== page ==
Photometry and polarimetry of Titan: Pioneer 11 observations and their implications for aerosol properties

Martin G. Tomasko, Peter H. Smith

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109 Scopus citations


The preliminary measurements by Pioneer 11 of the limb darkening and polarization of Titan at red and blue wavelenghts (M. G. Tomasko, 1980, J. Geophys. Res., 85, 5937-5942) are refined and the measurements of the brightness of the integrated disk at phase angles from 22 to 96° are reduced. At 28° phase, Titan's reflectivity in blue light at southern latitudes is as much as 25% greater than that at northern latitudes, comparable to the values observed by Voyager 1 (L. A. Sromovsky et al., 1981, Nature (London), 292, 698-702). In red light the reflectivity is constant to within a few percent for latitudes between 40°S and 60°N. Titan's phase coefficient between 22 and 96° phase angle averages about 0.014 magnitudes/degree in both colors-a value considerably greater than that observed at smaller phase from the Earth. Comparisons of the data with vertically homogeneous multiple-scattering models indicate that the single-scattering phase functions of the aerosols in both colors are rather flat at scattering angles between 80 and 150° with a small peak at larger scattering (i.e., small phase) angles. The models indicate that the phase integral, q, for Titan in both red and blue light is about 1.66 ± 0.1. Together with Younkin's value for the bolometric geometric albedo scaled to a radius of 2825 km, this implies an effective temperature in equilibrium with sunlight of 84 ± 2°K, in agreement with recent thermal measurements. The single-scattering polarizations produced by the particles at 90° scattering angle are quite large, >85% in blue light and >95% in red. A vertically homogeneous model in which the particles are assumed to scatter as spheres cannot simultaneously match the polarization observations in both colors for any refractive index. However, the observed polarizations are most sensitive to the particle properties near optical depth 1 2 in each color, and so models based on single scattering by spheres can be successful over a range of refractive indices if the size of the particles increases with depth and if the cross section of the particles increases sufficiently rapidly with decreasing wavelenght. For example, with nr = 1.70, the polarization (and the photometry) are reproduced reasonably well in both colors when the area-weighted average radous of the particles, α, is given by α = (0.117 μm)(τred/0.5)0.217. While this model does not reproduce the large increase in brightness from 129 to 160° phase observed by Voyager 1, the observed increase is determined by the properties of the particles in the top few hundredths of an optical depth. Thus the addition of a very thin layer of forward-scattering aerosols on top of the above model offers one way of satisfying both the Pioneer 11 and Voyager 1 observations. Of course, other models, using bimodal size distributions or scattering by nonspherical particles, may also be capable of reproducing these data.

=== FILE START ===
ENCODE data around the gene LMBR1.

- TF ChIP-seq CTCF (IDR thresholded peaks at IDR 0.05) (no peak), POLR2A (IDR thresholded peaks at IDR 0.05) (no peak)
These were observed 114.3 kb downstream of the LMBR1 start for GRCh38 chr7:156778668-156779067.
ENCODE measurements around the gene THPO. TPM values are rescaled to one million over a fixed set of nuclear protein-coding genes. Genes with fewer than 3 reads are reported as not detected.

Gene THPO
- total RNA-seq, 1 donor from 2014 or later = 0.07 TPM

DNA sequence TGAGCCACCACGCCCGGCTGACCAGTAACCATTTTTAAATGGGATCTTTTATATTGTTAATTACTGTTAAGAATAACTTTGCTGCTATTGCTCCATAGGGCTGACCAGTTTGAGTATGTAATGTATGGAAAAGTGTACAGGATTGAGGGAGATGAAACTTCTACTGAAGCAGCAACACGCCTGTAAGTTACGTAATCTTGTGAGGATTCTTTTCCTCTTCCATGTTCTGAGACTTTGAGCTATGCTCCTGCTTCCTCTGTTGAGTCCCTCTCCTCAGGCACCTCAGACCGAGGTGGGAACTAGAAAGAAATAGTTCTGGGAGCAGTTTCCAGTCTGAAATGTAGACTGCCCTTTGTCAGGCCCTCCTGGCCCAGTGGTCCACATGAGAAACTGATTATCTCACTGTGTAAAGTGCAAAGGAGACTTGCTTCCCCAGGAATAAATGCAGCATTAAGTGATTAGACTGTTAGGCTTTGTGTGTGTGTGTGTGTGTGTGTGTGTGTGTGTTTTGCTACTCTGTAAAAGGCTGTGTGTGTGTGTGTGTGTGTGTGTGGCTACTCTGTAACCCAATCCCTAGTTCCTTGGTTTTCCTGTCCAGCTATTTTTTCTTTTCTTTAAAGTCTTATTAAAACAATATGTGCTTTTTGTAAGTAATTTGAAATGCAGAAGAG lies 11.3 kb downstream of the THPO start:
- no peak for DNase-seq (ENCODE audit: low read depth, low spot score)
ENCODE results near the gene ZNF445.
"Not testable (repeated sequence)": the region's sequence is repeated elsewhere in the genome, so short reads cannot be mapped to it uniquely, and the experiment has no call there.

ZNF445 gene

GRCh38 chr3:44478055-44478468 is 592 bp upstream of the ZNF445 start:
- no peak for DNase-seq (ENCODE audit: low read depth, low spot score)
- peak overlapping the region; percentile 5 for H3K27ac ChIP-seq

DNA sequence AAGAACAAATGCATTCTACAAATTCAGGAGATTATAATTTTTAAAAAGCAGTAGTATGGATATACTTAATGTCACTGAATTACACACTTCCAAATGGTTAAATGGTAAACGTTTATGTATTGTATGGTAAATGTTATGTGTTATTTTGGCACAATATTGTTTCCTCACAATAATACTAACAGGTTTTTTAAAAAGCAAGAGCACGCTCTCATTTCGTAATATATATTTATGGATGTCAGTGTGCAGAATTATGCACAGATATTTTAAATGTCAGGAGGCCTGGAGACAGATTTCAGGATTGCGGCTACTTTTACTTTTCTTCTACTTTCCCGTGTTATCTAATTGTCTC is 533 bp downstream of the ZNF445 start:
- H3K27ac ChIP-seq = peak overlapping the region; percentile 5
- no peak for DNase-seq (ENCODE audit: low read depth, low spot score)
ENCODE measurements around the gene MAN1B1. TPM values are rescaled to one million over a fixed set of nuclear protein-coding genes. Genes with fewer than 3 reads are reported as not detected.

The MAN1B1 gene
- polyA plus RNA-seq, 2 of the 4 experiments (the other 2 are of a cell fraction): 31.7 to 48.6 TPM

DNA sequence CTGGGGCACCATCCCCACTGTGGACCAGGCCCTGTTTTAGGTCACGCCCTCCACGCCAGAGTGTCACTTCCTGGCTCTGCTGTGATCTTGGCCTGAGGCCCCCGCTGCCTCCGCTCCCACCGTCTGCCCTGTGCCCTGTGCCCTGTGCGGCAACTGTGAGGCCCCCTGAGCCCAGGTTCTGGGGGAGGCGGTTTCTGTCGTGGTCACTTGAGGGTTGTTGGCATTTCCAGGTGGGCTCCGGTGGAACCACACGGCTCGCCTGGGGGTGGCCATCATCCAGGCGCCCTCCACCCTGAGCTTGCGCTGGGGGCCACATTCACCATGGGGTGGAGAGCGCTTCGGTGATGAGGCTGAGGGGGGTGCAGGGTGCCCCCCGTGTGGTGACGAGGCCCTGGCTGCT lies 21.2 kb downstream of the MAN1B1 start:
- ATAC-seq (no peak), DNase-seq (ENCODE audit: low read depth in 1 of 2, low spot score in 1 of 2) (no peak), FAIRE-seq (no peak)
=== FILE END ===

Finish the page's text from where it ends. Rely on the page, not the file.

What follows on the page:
Original languageEnglish (US)
Pages (from-to)65-95
Number of pages31
Issue number1
StatePublished - Jul 1982

ASJC Scopus subject areas

  • Astronomy and Astrophysics
  • Space and Planetary Science


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